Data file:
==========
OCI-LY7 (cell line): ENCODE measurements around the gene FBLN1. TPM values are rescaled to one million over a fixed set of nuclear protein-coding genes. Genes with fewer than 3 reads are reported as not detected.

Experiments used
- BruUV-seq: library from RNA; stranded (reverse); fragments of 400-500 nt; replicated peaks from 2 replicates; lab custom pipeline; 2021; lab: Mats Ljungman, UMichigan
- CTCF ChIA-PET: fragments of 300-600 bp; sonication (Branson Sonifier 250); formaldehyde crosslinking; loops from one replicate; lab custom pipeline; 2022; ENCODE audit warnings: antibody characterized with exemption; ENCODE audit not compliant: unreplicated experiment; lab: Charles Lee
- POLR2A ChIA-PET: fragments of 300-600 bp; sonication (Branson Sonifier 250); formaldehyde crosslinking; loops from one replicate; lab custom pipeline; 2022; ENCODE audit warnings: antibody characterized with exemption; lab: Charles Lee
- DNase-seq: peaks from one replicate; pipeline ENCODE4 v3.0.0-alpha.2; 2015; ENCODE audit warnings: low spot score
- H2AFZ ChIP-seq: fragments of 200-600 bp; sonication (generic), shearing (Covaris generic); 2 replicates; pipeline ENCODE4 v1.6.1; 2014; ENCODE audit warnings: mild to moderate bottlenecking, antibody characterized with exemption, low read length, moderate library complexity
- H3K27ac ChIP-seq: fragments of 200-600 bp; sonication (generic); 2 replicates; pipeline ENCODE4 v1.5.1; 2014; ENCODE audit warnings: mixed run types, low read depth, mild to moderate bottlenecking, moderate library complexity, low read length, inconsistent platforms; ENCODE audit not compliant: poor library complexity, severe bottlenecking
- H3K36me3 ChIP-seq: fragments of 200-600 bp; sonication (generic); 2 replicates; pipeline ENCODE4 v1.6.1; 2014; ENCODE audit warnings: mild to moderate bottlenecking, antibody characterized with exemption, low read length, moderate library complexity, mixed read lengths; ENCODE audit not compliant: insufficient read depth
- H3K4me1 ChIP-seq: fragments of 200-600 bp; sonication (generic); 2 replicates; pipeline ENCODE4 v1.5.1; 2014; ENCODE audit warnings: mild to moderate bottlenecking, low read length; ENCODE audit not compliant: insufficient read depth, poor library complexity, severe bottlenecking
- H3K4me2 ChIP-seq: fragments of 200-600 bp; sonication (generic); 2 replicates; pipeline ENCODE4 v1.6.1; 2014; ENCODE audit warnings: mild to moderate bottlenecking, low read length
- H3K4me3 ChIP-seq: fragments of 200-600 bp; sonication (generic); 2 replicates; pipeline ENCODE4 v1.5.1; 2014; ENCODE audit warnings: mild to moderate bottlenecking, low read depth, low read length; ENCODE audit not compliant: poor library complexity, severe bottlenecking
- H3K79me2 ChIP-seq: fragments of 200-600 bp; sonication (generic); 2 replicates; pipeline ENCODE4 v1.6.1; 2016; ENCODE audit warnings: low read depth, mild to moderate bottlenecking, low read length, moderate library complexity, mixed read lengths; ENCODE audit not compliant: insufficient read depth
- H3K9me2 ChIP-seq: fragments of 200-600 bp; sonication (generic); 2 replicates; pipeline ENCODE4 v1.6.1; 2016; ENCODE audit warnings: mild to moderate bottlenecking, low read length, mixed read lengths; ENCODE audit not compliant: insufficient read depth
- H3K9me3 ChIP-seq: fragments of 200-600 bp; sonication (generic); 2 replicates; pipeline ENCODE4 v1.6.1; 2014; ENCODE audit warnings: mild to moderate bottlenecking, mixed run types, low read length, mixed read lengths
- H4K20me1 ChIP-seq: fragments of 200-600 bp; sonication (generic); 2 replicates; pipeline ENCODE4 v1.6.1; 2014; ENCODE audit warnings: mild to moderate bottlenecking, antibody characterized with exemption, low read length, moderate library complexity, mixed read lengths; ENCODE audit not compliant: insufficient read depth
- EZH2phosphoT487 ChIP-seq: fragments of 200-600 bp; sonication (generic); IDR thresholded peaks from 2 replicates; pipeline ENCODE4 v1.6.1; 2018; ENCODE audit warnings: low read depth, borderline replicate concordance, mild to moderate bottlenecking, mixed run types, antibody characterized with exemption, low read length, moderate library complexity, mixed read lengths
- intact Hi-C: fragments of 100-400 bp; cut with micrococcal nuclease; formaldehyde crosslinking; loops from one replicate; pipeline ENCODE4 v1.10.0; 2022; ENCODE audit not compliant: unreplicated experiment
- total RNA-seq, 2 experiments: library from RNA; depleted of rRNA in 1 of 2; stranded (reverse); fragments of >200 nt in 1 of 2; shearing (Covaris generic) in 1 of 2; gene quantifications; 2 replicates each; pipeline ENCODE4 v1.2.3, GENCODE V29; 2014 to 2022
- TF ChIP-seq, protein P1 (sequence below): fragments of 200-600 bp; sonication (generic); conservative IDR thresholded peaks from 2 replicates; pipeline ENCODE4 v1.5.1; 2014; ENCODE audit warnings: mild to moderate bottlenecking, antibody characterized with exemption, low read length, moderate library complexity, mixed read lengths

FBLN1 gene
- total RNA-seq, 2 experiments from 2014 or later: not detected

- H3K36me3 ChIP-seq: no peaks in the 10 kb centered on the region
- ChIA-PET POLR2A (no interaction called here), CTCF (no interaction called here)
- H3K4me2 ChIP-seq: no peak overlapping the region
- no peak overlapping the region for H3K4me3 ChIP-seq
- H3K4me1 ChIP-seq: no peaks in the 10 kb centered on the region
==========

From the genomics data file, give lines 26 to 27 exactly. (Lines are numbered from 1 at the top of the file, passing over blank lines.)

- no peak overlapping the region for H3K4me3 ChIP-seq
- H3K4me1 ChIP-seq: no peaks in the 10 kb centered on the region